Wake-up call

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The Article

Separatist scholar makes case for Alberta split from Canada

Our grandparents would not recognize the frayed and fractured country that was once admired across the seven seas and in the four corners of the world as the Dominion of Canada.

Several decades of nihilistic federal Liberalism, starting with the iconoclastic Pierre Trudeau, through the thuggish Jean Chretien and right up to today with the principle-lacking Paul Martin, have rendered our once great nation rudderless.

The federal Liberals really do stand for nothing except getting re-elected and to do so they will abandon each and every value and cater to every whim that might bring votes on side
Yet, when readers call saying it’s time for Alberta to go it alone, I have usually made a strong defence of Canada, suggesting the only people wanting to form an independent nation are fanatics.

I once thought just that about Quebec separatists, but have now been convinced, as Bloc Quebecois Leader Gilles Duceppe puts it, both Canada and Quebec will be far better off and like each other far more when Quebec achieves independence.

But when it came to Alberta leaving—still no.

Even though an independent Alberta would be fabulously wealthy, and we could surely negotiate some kind of an alliance with our true friend, the U.S., it seemed pulling out of Canada would be unpatriotic.

Yet, after reading Link Byfield’s “Time for Alberta to exit stage right?” (July 3), and pulling up various notes about the subject of that column, Leon Craig, professor emeritus of political science at the University of Alberta, I’m rethinking the proposition.

Maybe all loyal Albertans—and patriotic Canadians—should rethink what our country now is and where it is going.

The 64-year-old professor’s essay is entitled, Let’s get out while the going is good and forthrightly argues the case for our province to declare unilateral independence.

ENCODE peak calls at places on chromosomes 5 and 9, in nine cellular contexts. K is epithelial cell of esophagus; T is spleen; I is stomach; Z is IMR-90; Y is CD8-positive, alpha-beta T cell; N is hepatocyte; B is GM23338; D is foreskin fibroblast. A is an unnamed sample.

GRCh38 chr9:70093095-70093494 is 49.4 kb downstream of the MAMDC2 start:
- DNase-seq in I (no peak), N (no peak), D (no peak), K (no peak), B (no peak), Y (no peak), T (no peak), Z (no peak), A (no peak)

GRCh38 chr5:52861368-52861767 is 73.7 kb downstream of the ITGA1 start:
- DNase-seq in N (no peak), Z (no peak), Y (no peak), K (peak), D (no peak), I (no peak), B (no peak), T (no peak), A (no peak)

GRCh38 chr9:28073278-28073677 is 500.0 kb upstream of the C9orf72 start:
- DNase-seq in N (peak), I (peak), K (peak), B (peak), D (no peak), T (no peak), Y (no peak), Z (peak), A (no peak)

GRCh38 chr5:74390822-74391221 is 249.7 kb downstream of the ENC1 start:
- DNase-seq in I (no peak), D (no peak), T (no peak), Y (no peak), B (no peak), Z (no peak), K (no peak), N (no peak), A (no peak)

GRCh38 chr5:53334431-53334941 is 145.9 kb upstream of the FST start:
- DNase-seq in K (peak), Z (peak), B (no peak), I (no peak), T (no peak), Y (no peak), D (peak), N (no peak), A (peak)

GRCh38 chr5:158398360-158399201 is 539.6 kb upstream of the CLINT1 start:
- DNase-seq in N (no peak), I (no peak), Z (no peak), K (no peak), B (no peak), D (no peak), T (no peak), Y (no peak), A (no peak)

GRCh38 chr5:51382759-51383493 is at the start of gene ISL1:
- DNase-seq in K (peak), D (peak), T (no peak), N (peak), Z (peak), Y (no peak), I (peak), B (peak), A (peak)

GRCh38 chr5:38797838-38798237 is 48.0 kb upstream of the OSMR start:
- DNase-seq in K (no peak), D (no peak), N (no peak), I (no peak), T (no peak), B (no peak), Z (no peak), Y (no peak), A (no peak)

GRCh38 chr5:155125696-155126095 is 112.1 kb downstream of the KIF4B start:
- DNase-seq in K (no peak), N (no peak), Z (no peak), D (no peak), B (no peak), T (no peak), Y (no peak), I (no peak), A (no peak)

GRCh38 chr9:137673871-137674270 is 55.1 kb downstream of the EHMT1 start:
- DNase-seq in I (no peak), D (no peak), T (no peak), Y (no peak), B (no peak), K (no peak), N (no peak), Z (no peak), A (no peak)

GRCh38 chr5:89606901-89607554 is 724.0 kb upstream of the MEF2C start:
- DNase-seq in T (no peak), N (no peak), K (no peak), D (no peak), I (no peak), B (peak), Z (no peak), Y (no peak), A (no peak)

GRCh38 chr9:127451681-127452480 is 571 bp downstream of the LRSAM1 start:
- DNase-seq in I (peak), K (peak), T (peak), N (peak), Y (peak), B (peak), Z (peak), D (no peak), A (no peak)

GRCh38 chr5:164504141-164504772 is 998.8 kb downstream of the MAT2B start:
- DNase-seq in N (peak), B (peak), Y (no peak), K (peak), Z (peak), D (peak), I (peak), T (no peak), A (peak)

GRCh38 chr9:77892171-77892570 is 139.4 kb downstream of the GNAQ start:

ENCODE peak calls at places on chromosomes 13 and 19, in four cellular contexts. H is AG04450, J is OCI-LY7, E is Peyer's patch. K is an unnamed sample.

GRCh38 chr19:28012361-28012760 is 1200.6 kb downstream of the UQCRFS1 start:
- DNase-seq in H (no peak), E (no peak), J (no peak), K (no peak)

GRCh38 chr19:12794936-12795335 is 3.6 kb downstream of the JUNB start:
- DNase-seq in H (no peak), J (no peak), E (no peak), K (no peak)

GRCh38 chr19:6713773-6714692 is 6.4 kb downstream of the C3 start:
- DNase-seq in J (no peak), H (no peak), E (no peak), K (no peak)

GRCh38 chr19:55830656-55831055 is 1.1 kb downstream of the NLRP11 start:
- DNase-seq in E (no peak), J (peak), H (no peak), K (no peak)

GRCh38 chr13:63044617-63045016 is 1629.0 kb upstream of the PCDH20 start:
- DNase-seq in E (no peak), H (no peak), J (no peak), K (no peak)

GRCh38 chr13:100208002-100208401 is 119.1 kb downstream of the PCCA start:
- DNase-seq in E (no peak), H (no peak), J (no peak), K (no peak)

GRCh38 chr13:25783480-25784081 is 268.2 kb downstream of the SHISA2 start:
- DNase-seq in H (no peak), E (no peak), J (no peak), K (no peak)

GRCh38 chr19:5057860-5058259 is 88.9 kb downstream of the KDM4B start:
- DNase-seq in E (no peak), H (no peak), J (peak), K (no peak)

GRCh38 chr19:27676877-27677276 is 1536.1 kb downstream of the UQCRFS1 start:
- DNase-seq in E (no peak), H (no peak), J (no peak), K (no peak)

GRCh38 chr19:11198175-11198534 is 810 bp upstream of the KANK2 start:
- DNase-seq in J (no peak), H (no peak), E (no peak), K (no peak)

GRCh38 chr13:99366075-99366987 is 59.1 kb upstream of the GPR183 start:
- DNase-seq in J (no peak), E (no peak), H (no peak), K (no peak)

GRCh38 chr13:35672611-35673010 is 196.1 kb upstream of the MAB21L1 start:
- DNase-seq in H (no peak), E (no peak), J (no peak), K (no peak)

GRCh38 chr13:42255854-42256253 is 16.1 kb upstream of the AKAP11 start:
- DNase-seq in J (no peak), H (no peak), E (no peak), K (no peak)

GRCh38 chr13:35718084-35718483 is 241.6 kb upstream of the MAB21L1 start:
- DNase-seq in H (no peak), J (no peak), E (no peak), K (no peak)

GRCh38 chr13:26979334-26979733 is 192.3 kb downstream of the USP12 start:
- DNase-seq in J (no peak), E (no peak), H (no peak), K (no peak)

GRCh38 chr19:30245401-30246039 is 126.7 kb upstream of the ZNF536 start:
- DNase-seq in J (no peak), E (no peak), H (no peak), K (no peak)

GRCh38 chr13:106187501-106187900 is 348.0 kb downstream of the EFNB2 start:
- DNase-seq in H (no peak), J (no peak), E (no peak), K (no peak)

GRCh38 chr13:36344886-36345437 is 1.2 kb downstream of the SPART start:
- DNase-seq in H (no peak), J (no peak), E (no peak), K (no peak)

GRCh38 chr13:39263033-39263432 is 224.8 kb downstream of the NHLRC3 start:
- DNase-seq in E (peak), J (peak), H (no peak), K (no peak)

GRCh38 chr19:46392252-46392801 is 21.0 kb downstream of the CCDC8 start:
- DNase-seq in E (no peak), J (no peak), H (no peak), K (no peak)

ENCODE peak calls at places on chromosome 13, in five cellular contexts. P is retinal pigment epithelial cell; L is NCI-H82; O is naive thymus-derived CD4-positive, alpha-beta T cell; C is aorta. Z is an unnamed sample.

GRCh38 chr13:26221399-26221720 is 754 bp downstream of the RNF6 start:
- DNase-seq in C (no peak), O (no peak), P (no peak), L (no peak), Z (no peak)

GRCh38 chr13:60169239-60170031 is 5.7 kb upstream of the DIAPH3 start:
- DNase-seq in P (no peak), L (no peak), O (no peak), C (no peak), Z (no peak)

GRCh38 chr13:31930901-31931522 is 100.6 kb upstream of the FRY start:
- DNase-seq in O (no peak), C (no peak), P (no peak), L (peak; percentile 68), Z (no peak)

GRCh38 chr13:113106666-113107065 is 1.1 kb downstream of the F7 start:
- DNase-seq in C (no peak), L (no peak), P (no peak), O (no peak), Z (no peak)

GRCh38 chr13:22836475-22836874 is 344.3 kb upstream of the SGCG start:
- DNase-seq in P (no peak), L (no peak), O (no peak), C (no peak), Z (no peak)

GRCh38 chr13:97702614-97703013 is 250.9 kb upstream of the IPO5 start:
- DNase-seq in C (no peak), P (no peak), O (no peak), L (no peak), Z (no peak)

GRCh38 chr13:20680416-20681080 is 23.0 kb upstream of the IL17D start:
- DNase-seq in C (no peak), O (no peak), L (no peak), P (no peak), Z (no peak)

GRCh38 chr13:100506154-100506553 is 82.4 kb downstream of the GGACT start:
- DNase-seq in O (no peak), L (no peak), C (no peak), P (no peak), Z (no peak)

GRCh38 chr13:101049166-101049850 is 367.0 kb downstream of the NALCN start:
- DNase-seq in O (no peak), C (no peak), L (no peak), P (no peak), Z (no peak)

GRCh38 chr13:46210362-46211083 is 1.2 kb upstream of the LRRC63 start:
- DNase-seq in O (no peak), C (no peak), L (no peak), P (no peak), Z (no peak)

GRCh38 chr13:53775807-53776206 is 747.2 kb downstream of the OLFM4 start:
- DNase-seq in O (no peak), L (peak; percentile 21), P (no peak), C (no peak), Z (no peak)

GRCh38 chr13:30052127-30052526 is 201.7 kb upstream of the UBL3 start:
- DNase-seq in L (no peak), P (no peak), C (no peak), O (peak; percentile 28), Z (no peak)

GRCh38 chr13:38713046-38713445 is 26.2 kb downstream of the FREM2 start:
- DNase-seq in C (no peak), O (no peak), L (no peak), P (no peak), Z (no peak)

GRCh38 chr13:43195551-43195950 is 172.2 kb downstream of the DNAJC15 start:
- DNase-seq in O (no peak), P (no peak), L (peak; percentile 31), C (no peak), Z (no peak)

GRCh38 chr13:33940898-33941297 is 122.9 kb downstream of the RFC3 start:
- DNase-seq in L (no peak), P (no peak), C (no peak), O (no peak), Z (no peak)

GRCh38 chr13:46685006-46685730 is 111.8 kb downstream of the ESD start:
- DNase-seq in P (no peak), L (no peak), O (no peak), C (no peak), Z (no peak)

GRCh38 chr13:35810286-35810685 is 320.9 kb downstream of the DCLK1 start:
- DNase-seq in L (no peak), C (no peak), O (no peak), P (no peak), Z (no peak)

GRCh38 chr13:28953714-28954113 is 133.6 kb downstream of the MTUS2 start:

His main thrust is the Canada we all know (used to know, is a better way of saying it), no longer exists.

Since Trudeau, the Liberals have stripped the nation of all the values it once had and debased it politically, economically, socially and culturally.

Who can doubt that?

If we go it alone, we would create a country reflecting our own political, economic and social beliefs, values and traditions.

We would become again what the Dominion of Canada actually was—or, in a very real way, take back the nation from those who have debased it and continue to destroy it almost day by day.

Craig has given us all a wake-up call.

Chatting with Craig, who is a very affable fellow, he told me he is tired of seeing his students graduate and then leave Canada never to return.

The situation in much of the rest of Canada is “hopeless” and if Alberta stays in Confederation in a generation or two the situation in our own province will be “hopeless,” too.

Now, Craig is not some fanatic—his main field of interest is political theory, along with traditional political philosophy, in particular philosophers Plato, Hobbes, Rousseau Nietzsche—and William Shakespeare

His most recent publications are a book-length studies of Plato’s Republic entitled The War Lover (University of Toronto Press, 1944) and of Shakespeare’s political philosophy, focusing on MacBeth and King Lear, entitled Of Philosophers and Kings (University of Toronto Press, 2001.)

Aside from his controversial essay, he is now putting the finishing touches to a critical re-examination of Hobbes’ Leviathan, with chapters relating it to Herman Melville’s Moby Dick and Joseph Conrad’s Heart of Darkness.

This is a man of some intellectual stature—and stamina

Sadly, the Canada most of us loved so much no longer does exist outside of Alberta, and occasional patriotic hold-outs across the nation that the even the Liberals haven’t been able to wipe out yet. There’s really little left of the “true north, strong and free.”

One more grab by Ottawa for our energy resources—and it’s coming—and Craig’s conclusions will turn concrete as a huge independence movement stirs in Alberta.

Craig’s essay is not only a wake-up call for Albertans—it should be a wake-up call to Liberal Ottawa.

For we aren’t going to take much more of the Liberal penchant for national suicide.

Paul Jackson
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